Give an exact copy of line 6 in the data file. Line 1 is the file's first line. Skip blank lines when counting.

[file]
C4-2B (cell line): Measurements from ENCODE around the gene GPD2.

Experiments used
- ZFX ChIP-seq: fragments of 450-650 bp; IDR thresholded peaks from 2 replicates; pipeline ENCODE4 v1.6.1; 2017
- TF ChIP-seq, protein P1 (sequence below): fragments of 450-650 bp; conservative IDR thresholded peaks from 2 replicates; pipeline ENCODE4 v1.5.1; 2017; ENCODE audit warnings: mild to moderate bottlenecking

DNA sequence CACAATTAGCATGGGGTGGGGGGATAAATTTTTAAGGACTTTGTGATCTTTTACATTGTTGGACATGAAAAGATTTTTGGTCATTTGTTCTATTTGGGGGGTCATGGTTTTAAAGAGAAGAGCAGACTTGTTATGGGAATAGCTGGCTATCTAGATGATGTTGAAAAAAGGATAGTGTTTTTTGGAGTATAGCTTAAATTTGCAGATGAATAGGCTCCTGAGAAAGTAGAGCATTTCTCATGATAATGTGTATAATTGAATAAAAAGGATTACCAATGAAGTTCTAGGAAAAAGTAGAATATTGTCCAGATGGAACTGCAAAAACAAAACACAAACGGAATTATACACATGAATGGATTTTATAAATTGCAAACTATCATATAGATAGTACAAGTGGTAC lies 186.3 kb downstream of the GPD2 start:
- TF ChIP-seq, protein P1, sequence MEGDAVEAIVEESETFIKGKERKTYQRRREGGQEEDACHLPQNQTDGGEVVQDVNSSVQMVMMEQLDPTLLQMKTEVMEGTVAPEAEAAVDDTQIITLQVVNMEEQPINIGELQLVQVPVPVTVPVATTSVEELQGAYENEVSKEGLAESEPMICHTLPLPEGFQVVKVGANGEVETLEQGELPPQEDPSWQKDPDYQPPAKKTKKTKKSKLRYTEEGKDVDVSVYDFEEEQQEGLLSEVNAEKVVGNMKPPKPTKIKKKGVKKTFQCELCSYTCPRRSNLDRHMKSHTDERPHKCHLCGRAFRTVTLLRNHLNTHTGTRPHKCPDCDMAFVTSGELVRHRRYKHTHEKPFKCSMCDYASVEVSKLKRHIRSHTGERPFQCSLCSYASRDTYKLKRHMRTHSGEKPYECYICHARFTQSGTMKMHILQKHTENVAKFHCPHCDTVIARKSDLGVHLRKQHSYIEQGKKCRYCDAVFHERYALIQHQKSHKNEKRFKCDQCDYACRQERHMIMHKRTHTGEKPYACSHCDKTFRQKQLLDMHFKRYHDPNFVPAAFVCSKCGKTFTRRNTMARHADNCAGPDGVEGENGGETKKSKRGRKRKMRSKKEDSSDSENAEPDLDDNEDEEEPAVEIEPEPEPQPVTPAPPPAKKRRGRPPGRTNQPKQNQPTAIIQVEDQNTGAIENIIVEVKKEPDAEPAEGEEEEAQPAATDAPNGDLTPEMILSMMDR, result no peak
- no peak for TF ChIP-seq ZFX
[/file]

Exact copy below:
- TF ChIP-seq, protein P1, sequence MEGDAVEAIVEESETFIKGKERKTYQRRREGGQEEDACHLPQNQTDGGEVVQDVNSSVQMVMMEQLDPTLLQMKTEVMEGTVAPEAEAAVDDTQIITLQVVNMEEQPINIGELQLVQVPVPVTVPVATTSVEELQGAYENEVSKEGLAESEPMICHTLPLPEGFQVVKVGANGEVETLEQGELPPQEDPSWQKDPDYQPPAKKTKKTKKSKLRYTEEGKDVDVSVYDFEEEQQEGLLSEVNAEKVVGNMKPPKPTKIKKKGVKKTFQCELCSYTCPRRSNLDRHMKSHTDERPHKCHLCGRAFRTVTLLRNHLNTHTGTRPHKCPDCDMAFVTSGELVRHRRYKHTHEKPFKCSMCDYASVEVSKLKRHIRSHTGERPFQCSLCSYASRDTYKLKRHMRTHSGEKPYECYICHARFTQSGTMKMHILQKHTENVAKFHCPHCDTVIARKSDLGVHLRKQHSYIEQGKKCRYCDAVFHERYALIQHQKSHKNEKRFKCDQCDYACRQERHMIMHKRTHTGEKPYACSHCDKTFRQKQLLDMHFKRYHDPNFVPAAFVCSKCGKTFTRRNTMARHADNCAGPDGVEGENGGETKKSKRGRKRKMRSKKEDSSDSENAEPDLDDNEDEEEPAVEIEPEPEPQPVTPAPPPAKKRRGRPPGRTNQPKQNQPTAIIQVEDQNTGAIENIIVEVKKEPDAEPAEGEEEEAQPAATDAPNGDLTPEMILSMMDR, result no peak